A mysterious alchemy

At harvest-time…

The fruit of a hard year’s work, the harvest is a particularly important time for the Quinta – the moment when the grapes are slowly transformed into precious nectar.

Between mid-September and mid-October the “rogas”, the teams of grape pickers, work in teams, starting at dawn to avoid the almost unbearable heat of the sun. It is hard work, carrying the grapes to the wine store where they will be sorted and de stemmed. Depending on the type of wine, two different systems are used.


In accordance with tradition, Ports are vinified in “lagares”, rectangular granite vats which have changed little since Roman times. They vary in size from 25 to 50 hectolitres so that grapes from different plots can be vinified separately, allowing the vinification process to be more finely tailored to the varieties being processed. For 2 to 3 hours, working to a steady rhythm, the harvesters tread the grape musts with their feet. Although in some Quintas this process has been mechanised, at the Quinta da Côrte it is always done this way because there is no better way of feeling just how much pressure is required to press the grapes.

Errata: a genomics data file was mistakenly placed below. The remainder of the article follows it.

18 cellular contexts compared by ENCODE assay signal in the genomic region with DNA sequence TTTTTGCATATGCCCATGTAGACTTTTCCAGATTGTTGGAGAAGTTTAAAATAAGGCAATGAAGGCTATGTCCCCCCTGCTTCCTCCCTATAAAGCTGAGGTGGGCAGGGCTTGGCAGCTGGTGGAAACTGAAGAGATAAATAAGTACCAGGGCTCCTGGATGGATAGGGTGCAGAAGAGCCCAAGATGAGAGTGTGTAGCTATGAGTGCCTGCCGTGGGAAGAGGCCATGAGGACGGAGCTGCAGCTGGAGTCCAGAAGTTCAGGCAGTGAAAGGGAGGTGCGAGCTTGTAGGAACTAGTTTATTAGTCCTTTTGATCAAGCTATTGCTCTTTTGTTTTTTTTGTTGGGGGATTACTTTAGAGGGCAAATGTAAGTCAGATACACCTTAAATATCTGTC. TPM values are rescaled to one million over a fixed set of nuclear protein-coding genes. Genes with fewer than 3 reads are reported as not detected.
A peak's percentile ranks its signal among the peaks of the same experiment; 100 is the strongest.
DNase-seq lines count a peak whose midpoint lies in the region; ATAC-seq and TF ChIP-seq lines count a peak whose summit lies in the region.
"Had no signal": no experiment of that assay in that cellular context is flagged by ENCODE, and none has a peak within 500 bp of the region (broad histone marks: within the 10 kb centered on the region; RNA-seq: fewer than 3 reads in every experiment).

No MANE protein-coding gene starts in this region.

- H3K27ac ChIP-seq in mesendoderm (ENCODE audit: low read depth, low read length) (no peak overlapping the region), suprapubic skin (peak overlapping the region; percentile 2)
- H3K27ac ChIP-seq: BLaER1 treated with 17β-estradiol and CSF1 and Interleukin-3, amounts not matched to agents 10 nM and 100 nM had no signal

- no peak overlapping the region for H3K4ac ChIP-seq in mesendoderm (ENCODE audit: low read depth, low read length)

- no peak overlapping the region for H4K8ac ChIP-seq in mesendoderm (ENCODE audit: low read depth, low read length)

Once fermentation has started and the desired sugar level is reached, 77 percent alcohol is added to the wine to stop the action of the yeasts. The wine then goes into concrete vats, which were completely renovated in 2014, in which it will stay for several weeks. It will then be aged for varying lengths of time: Tawnies will be stored in “pipas”, traditional Portuguese casks holding 25 000 litres, while the reds (Ruby, LBV or Vintages) go into rows of huge casks in a shady area of the wine store.

Douro reds

Currently these represent 25% of the Quinta’s output. After harvesting, sorting and de-stemming, they go into stainless steel vats as whole berries. Vinification is a long, gentle process. Light punching-down two or three times a day allows the best of the tannins to be extracted. They are then aged for a year in Bordeaux barrels and in demi-muid casks. They are characterised by their concentration, their lean structure which is testimony to the schists which gave them birth, and their dazzling aromas of fresh fruits.